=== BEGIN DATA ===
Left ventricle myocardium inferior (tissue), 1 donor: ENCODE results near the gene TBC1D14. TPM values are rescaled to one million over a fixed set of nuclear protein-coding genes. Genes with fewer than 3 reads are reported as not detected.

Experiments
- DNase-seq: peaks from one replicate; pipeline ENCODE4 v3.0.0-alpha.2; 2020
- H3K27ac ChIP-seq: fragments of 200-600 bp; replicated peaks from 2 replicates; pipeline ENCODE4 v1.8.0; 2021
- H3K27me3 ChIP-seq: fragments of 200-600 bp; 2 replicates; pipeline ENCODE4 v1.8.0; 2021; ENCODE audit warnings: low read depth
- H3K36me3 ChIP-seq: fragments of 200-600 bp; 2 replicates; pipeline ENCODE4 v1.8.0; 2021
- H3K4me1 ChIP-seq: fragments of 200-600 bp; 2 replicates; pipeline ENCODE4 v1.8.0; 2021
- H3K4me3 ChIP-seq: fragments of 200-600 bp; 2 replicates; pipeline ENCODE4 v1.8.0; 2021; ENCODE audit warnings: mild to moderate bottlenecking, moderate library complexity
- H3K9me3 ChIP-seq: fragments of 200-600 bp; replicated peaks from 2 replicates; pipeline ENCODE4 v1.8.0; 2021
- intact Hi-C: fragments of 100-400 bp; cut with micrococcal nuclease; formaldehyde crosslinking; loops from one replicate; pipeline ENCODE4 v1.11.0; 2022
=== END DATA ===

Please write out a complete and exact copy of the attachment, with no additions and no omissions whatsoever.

Left ventricle myocardium inferior (tissue), 1 donor: ENCODE results near the gene TBC1D14. TPM values are rescaled to one million over a fixed set of nuclear protein-coding genes. Genes with fewer than 3 reads are reported as not detected.

Experiments
- DNase-seq: peaks from one replicate; pipeline ENCODE4 v3.0.0-alpha.2; 2020
- H3K27ac ChIP-seq: fragments of 200-600 bp; replicated peaks from 2 replicates; pipeline ENCODE4 v1.8.0; 2021
- H3K27me3 ChIP-seq: fragments of 200-600 bp; 2 replicates; pipeline ENCODE4 v1.8.0; 2021; ENCODE audit warnings: low read depth
- H3K36me3 ChIP-seq: fragments of 200-600 bp; 2 replicates; pipeline ENCODE4 v1.8.0; 2021
- H3K4me1 ChIP-seq: fragments of 200-600 bp; 2 replicates; pipeline ENCODE4 v1.8.0; 2021
- H3K4me3 ChIP-seq: fragments of 200-600 bp; 2 replicates; pipeline ENCODE4 v1.8.0; 2021; ENCODE audit warnings: mild to moderate bottlenecking, moderate library complexity
- H3K9me3 ChIP-seq: fragments of 200-600 bp; replicated peaks from 2 replicates; pipeline ENCODE4 v1.8.0; 2021
- intact Hi-C: fragments of 100-400 bp; cut with micrococcal nuclease; formaldehyde crosslinking; loops from one replicate; pipeline ENCODE4 v1.11.0; 2022